Efficient method of providing symbol data from demodulator...

Pulse or digital communications – Spread spectrum – Direct sequence

Reexamination Certificate

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Reexamination Certificate




The present invention pertains to the field of wireless communication technology. More specifically, the present invention pertains to demodulating and processing signals received by a receiver in a spread spectrum communication system.
Wireless telephony has become a widely available mode of communication in modern society. Variable rate communication systems, such as Code Division Multiple Access (CDMA) spread spectrum systems, are among the most commonly deployed wireless technology. Variable rate communication systems transmit data in units called data frames.
A CDMA system utilizes digital encoding for every telephone call or data transmission in order to provide privacy and security. Unique codes are assigned to every communication, which distinguish it from the multitude of calls simultaneously transmitted over the same broadcast spectrum. Users share time and frequency allocations and are channelized by unique assigned codes. The signals are separated at the receiver in a known manner so that the receiver accepts only signals from the desired channel.
One of the main advantages of a CDMA system is the capability to use signals that arrive at the receiver with different time delays, referred to as multipath. The different time delays are caused by, for example, the receiver location and the path taken by the transmitted signal (e.g., the signal might reflect off of a building). CDMA combines the multipath signals to create a stronger signal at the receiver.
In a typical implementation, a CDMA receiver (e.g., a rake receiver) uses multiple receivers or demodulators (referred to as fingers). Each finger demodulates the signal, and the results are combined to make a stronger signal.
Prior Art
FIG. 1
illustrates an exemplary receiver
of the prior art. The transmitted signal is received by analog transceiver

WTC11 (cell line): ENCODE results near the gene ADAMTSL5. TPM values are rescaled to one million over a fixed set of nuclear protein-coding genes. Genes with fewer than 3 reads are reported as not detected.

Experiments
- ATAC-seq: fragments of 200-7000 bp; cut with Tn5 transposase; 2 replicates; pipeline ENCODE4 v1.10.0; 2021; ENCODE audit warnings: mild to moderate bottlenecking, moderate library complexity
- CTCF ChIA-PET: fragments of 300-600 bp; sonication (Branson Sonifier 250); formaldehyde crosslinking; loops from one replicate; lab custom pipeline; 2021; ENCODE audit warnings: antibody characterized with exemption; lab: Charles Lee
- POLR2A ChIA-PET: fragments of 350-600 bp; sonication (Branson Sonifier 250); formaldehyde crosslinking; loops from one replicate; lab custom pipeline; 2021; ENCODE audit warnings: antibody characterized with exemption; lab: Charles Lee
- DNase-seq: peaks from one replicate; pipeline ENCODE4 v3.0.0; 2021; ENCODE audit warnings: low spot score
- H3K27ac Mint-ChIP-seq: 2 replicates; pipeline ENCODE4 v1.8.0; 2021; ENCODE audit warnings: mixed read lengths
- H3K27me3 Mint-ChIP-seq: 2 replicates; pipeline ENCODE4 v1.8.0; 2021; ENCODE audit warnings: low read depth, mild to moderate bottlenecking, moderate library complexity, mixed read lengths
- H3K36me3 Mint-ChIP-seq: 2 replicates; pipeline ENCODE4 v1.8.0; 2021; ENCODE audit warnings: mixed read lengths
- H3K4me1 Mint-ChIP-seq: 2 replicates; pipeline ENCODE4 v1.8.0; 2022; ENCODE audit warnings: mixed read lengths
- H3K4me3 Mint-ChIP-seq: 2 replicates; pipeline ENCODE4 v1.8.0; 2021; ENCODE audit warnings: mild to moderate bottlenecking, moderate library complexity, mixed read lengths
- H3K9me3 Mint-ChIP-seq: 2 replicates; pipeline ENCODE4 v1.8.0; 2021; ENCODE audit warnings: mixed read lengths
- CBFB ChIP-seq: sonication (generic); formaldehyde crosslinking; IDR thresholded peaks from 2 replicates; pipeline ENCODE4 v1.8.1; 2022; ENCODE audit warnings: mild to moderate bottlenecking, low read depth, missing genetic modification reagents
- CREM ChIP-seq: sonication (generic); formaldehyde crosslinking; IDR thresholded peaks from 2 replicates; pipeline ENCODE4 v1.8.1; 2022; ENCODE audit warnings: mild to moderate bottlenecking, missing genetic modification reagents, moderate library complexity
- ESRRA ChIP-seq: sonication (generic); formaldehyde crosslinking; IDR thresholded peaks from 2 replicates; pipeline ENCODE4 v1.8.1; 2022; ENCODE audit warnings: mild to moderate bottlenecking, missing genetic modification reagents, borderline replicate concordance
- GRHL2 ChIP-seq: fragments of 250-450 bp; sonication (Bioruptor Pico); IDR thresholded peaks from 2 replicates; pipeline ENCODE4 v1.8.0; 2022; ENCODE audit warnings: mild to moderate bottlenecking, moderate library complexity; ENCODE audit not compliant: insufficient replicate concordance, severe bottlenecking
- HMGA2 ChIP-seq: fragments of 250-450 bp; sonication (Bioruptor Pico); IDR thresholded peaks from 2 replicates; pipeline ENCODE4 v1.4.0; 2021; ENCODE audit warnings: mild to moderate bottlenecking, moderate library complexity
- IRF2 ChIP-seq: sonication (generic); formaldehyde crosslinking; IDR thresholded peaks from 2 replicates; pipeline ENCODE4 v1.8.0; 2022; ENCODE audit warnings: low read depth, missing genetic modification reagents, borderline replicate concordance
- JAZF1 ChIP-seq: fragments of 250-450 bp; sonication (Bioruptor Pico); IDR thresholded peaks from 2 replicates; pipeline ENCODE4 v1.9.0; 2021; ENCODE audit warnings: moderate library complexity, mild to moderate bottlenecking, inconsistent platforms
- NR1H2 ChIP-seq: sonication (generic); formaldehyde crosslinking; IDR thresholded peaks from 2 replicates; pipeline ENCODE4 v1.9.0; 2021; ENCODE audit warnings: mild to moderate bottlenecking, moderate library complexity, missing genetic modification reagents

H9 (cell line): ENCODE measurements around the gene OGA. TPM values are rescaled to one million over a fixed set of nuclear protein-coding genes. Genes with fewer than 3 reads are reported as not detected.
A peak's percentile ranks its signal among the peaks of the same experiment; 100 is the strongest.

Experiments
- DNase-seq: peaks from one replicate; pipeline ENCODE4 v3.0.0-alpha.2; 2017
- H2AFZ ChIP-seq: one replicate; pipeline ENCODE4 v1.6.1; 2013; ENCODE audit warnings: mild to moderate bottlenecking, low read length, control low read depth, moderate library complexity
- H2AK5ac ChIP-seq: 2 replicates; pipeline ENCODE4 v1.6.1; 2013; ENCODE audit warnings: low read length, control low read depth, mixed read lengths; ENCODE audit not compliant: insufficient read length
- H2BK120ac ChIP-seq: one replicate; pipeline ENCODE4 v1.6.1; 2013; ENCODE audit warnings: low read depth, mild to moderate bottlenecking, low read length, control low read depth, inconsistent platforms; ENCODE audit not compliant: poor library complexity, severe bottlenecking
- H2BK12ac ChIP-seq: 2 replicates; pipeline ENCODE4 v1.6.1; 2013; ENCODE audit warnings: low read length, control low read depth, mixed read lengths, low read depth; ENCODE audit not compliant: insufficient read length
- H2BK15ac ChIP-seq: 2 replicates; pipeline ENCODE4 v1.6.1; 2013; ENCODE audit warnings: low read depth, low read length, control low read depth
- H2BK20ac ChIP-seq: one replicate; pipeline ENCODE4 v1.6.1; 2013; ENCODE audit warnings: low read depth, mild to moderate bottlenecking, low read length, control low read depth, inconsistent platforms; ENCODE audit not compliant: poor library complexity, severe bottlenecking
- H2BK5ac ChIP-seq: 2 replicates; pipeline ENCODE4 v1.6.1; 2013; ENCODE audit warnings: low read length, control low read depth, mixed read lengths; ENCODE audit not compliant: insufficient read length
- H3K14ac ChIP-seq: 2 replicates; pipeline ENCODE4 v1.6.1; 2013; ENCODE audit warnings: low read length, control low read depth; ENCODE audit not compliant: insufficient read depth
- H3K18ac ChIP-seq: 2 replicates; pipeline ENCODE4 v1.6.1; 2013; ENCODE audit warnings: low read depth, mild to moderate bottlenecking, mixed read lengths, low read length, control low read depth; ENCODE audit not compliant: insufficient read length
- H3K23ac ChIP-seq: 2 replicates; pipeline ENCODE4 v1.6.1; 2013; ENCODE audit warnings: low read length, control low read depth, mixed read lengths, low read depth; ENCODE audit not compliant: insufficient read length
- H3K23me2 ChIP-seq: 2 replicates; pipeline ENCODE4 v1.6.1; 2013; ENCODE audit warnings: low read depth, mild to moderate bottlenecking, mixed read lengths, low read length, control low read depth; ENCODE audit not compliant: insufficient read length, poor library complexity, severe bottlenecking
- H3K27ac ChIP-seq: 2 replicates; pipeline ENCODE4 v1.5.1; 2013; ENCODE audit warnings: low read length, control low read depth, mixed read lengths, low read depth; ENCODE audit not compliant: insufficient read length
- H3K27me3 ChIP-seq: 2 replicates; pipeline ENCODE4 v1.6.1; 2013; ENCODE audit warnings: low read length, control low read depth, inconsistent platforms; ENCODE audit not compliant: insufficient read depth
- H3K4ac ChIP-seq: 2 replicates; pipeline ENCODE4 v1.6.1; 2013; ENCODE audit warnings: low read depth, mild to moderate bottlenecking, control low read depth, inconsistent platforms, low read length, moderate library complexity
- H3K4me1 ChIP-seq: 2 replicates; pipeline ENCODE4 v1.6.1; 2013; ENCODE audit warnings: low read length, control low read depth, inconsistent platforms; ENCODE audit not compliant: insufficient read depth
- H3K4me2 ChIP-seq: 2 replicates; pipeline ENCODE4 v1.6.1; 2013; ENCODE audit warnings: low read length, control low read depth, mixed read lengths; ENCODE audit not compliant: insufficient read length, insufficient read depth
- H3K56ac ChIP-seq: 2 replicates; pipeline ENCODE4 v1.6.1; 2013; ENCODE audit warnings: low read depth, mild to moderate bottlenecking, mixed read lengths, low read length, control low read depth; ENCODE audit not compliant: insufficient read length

using an antennae (not shown). Analog transceiver
digitizes the received signal and provides the results to digital transceiver
. Each demodulator
(e.g., fingers) is assigned to demodulate the transmitted signal that traveled by a different path to receiver
(that is, a multipath signal). Digital transceiver
also includes processing hardware
for operations such as combining, deinterleaving, and decoding.
A disadvantage to the prior art is the use of hardware for operations such as combining, deinterleaving, and decoding. In particular, the use of hardware for these operations limits the flexibility available for implementing different approaches. For example, the hardware is likely designed for a particular approach, and thus may not be readily adaptable to different approaches. Hardware components can also be expensive to manufacture. Software, on the other hand, can provide greater flexibility and may also be less expensive than hardware. Thus, in some instances it is desirable to replace the hardware with software or a combination of hardware and software.
When software is introduced, the functions formerly performed with hardware will be performed with different techniques that can be used in software. One such hardware function is accounting for the time offsets associated with the different arrival times of multipath signals. The time delays are asynchronous. Hardware implementations (e.g., processing hardware
) account for the time offsets using various techniques known in the art.
With software, the multipath signal is demodulated by each finger and the resulting data are stored in a buffer (other operations known in the art may also be performed). In each finger, the data are integrated until one symbol (equivalent to 64 chips) is stored. When one symbol is stored in a finger, that finger generates an interrupt that is sent to the processor (e.g., a digital signal processor, DSP). In response to the interrupt, the processor reads the stored symbol from that finger and processes the symbol data. At the same time, data from other fingers can also be read and processed.